Throughout the first year of our journey with the Green Schools Academy, we discovered the values, attributes, and mindset shifts that need to be ingrained in a school’s culture and way of being before any meaningful change can occur. We stripped away the box-checking mentality and struggled to figure out where we missed the mark. Yes, low-hanging fruit like green purchasing policies and green cleaning makeovers can be instituted, just like kids completed a school energy audit through our curriculum practices. But, unless the groundwork and foundation of the school inherently believes and lives in the reasoning behind this work, these policies and initiatives were doomed to be another failed recycling program (and pretty much every school has a failed recycling story in their green history).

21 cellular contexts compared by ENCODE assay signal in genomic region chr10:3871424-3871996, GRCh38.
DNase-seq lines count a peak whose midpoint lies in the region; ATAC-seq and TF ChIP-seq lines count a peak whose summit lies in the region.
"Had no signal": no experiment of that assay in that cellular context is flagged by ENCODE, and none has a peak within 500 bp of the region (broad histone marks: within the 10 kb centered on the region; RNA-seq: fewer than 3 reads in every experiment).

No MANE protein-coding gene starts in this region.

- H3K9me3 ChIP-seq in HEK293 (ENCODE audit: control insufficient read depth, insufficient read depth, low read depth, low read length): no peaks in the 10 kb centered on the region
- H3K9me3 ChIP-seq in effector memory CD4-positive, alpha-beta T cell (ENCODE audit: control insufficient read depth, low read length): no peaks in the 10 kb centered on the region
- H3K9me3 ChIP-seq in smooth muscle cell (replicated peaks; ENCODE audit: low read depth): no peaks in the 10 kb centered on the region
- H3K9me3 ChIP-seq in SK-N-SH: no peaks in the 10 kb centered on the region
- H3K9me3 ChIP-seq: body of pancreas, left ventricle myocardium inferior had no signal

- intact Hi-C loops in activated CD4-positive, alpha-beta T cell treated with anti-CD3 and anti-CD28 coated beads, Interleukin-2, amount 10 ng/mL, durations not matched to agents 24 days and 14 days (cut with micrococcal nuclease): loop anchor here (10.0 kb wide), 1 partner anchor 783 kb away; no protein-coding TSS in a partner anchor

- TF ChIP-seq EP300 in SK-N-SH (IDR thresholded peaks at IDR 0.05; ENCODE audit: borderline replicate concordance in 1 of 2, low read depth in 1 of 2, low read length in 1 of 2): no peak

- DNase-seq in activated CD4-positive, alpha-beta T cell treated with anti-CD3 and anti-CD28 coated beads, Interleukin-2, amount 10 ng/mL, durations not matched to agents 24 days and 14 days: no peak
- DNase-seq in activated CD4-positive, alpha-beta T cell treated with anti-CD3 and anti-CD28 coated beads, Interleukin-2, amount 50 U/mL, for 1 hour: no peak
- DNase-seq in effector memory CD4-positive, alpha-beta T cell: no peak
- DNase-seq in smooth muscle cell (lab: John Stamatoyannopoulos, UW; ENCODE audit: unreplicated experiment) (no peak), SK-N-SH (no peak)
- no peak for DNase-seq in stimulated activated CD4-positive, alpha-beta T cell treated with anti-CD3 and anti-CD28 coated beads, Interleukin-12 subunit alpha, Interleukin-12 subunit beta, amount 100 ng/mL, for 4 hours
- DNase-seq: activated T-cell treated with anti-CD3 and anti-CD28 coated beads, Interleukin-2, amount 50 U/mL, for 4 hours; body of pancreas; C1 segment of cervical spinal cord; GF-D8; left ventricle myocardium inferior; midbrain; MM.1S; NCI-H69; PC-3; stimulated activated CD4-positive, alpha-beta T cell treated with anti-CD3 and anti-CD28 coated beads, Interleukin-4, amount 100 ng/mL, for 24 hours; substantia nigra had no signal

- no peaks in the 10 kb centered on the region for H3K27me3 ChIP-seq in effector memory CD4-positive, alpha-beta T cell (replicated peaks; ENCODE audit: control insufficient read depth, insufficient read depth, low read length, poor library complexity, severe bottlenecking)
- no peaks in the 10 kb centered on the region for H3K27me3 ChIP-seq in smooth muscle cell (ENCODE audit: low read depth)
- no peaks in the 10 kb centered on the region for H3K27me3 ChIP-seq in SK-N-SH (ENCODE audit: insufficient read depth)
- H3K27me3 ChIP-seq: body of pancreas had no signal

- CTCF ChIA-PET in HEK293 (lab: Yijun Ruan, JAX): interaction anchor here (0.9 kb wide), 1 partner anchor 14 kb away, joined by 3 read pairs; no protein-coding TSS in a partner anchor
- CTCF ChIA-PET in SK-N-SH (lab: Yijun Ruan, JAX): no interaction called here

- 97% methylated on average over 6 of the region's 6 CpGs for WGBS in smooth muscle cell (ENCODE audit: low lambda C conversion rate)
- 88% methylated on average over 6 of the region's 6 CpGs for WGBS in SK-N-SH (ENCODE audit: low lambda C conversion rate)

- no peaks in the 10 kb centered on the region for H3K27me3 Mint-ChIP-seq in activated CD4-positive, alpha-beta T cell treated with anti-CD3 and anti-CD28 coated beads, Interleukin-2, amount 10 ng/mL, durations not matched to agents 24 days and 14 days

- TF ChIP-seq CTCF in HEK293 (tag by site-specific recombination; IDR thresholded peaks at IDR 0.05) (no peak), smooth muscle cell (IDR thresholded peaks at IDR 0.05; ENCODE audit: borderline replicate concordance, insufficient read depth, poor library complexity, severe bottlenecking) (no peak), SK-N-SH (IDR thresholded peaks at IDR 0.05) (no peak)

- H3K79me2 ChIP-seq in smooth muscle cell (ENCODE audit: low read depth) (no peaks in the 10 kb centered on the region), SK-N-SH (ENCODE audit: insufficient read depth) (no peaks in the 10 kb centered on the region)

Redefining the Movement

Much like our own organizational growing pains, the Green Schools Movement will be hitting it’s own midlife crisis soon. I’m hoping that the movement takes a closer look at the values and beliefs that currently exist, and determines how to recreate a foundation in which new mindsets can be built. Much like the education reform movement, it isn’t about the tactics – it is about shifting the mindset. And no curriculum choice, no building renovation, no retrofit or audit will make this happen. Boxes can be checked, but change will be fleeting.